The exhibitions at the Revelstoke Visual Arts Centre this month each had elements of reflection and transformation.
In the main gallery, a show by members adorned the walls, with the theme Moving Forward. The side galleries featured mixed media photography from Charise Folnovic, in a collection called (un)Censored; an installation called Weight of Mud by an artist who goes by the name Baberaid; and a series of soapstone sculptures called Journey to the Butterfly by Barbara Maye.
The exhibitions run until May 28. The gallery is open Wednesday to Friday, 10 a.m. to 4 p.m.
Journey to the Butterfly
Through sculptures and paintings, Barbara Maye explores the transformative journey a metamorphic stone goes through to become a soapstone in her latest exhibition, Journey to the Butterfly.
“For me that is huge in understanding how the stone came to be, how it was formed, becomes a huge part of the creative process for me,” she said.
Maye carves in a garden shed converted into a studio in her backyard, that has been decorated with a brightly-coloured mural.
She describes her process as co-creation.
“The way I create, I have no intention when I go to them (the stones). I don’t have a plan of what they should look like. I literally do intuitive free-form carving where I am looking at the stone and I have no idea what they are going to look like until they are done.”
Maye either harvested – with the landowner and mineral rights owners’ permission – or was gifted each of the stones she carves.
Beside her studio are stones waiting their turn to transform a second time.
Those who visit the exhibition are encouraged to touch the sculptures, some of which are flip stones and can be turned to balance in a different way.
“Part of what I think I have learned in the process is that it is all about perspective,” she said. “You can get through anything if you change your perspective on it. That’s what the flip stones are about.”
Weight of Mud
The artist who only wished to be identified as Baberaid applied for the exhibition while recovering from a suicide attempt at the psychiatric hospital in Vernon.
“I didn’t think I was going to be alive to do (the exhibition),” she said.
There is a long history of mental illness in Baberaid’s family and she has gone through depressive episodes in the past, this time finding healing through art.
Her installation features watercolours that she painted as part of art therapy.
The dark blues and moody purples are colours she was drawn to. She says she used to paint with reds and yellows, but it just doesn’t fit right now.
Though the pandemic has been tough for many people, Baberaid says for her it was like pouring gasoline on an already raging fire.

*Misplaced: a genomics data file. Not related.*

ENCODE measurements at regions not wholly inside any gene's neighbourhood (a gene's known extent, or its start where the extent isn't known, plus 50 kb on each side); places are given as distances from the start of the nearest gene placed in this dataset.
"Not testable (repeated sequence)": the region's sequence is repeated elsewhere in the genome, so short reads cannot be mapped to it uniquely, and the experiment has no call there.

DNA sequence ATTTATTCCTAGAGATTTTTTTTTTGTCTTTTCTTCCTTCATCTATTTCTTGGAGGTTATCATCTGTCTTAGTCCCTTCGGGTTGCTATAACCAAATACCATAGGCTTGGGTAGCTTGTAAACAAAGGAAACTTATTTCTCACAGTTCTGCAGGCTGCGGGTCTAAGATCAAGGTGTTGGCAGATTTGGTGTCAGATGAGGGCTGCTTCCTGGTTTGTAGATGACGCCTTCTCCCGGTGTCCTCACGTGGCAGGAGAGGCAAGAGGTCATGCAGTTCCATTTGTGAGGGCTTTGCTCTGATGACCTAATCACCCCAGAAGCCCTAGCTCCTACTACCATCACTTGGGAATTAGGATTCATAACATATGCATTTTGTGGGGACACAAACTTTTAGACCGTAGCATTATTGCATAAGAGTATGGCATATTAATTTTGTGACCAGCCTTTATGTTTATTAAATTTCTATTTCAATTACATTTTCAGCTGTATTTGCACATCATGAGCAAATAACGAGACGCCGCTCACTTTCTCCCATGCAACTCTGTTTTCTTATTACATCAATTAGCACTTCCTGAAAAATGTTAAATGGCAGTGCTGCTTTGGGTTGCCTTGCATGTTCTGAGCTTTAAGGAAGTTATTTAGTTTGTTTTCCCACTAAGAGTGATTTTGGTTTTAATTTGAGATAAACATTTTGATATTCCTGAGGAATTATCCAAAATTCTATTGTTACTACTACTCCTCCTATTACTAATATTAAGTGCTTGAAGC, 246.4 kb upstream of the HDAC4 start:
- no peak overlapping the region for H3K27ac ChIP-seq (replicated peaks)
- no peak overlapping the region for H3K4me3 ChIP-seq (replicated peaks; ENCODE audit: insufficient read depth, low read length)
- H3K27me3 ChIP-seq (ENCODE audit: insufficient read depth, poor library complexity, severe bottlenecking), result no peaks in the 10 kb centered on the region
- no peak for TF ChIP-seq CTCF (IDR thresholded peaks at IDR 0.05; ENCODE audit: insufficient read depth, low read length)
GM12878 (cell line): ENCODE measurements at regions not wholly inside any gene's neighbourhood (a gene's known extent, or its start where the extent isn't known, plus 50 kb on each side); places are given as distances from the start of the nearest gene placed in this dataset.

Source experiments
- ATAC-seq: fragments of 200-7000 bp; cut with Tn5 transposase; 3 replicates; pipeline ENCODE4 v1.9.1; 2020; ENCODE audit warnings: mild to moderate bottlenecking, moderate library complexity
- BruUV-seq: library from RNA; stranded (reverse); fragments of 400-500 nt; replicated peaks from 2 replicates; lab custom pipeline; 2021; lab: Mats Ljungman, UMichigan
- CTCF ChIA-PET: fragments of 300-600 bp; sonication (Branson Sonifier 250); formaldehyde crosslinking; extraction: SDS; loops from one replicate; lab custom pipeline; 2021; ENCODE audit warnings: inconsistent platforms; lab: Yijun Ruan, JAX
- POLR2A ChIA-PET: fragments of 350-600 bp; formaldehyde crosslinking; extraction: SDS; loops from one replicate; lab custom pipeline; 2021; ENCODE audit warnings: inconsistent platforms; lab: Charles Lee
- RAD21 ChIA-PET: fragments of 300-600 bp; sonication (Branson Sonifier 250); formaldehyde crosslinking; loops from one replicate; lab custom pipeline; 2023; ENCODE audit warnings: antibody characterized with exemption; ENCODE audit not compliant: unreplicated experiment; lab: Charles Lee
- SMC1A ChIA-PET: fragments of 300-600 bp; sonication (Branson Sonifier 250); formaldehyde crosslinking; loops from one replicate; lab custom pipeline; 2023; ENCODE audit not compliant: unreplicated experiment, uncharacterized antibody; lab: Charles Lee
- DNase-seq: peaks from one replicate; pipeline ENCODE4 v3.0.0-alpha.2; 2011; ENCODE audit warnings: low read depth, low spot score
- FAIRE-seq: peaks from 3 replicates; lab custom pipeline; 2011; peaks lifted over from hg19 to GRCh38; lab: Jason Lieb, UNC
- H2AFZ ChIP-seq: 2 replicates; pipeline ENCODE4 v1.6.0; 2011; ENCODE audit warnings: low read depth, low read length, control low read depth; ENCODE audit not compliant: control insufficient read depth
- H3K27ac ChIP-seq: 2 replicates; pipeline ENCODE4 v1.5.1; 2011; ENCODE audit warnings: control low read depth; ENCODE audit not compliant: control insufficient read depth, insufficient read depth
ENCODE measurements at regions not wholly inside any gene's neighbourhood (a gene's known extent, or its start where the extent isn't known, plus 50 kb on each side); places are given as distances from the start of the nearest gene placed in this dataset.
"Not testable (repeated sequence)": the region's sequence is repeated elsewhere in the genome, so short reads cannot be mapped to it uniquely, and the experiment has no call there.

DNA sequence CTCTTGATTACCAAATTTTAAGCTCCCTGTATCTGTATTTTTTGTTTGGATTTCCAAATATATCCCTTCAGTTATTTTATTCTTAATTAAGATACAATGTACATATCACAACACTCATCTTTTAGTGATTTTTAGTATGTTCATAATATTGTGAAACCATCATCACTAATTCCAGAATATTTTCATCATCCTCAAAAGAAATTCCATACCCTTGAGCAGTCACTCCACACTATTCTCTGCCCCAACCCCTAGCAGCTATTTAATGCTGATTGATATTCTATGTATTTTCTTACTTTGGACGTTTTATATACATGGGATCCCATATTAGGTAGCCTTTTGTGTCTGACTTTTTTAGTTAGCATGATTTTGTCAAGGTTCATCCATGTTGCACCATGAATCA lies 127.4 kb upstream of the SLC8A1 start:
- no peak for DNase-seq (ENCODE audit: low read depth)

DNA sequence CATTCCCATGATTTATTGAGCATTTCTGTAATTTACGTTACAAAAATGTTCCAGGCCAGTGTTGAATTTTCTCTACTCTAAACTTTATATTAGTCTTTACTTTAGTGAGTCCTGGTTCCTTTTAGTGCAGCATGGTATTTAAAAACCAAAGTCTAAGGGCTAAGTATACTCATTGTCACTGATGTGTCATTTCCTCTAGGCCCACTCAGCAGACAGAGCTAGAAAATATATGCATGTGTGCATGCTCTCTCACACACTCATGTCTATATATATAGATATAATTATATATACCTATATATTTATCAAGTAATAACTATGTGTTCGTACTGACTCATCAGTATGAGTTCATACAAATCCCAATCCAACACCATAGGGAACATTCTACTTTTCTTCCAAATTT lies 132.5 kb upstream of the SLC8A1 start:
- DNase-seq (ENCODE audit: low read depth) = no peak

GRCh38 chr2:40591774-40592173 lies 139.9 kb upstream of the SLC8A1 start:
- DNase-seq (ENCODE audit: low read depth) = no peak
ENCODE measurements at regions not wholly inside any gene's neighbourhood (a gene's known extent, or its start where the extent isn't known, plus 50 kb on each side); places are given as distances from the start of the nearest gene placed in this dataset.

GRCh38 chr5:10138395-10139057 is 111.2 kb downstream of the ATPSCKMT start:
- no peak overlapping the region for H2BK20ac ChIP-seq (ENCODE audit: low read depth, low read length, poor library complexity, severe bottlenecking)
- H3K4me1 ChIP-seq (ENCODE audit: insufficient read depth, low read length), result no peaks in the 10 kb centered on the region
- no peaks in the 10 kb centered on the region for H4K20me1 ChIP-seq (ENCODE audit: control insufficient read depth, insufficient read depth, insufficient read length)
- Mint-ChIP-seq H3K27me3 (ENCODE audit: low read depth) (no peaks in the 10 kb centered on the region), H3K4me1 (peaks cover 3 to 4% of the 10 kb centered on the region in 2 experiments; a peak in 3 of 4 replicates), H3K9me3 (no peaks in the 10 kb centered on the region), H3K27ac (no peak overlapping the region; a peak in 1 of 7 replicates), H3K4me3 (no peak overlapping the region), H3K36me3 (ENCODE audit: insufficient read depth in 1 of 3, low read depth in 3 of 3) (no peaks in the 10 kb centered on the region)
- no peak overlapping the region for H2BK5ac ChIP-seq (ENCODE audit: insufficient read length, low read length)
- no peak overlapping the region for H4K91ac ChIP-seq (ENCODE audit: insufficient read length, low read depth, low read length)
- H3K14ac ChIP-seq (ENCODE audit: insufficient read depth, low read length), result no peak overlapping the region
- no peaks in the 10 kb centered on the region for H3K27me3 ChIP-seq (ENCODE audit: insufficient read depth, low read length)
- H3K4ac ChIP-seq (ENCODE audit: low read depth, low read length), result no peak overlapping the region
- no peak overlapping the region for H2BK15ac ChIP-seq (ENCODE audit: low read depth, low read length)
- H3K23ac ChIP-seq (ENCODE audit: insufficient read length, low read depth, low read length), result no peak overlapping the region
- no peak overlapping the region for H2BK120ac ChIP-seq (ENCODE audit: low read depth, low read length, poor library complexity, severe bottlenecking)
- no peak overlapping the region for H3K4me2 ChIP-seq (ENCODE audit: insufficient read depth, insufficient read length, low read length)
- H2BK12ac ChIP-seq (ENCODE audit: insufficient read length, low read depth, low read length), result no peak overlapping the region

Looking back, she says she was starting to get sick in February/March of 2019. In September 2020, she left her job as a geologist halfway through a rotation because she could no longer read.
At the time, she didn’t understand that was a symptom of depression.
In October, she attempted to die by suicide, landing her in psychiatric care for eight weeks. While there, she painted and, horrified at the amount of garbage she was creating, collected her trash.
The trash, along with some ceramic pieces, was turned into mobiles, which hang from the ceiling as part of the installation. The floor is also littered with trash and broken plates. Baberaid says they are things she has smashed while angry.
“This has been incredibly challenging to build these mobiles and go through all this trash and go through all these paintings,” she said, adding that she finds being honest about her story easier than trying to keep track of the lies.
Charise Folnovic’s exhibition is centred around a collection of photographs she took while travelling and volunteering in Nepal, Haiti, Syria, Jordan and India between 2008 and 2019.
In each photograph the subjects’ identities have been obscured with different mediums.
“It’s kind of just an exploration of mistakes that I have made exploiting, whether it is poverty or kids,” she said.
By censoring the photos, Folnovic says she is changing the viewer’s relationship with the people in the photos. She is also hoping that others will take a minute to reflect on their travels and the photos they have taken.
“We wouldn’t do that in our own country meeting strangers, or in another first world example,” she said.
Folnovic has worked in hospitality for many years, with art on the back burner.
“But it is just one of those things that I know I am supposed to be doing,” she said.
“Forever, since I was a kid.”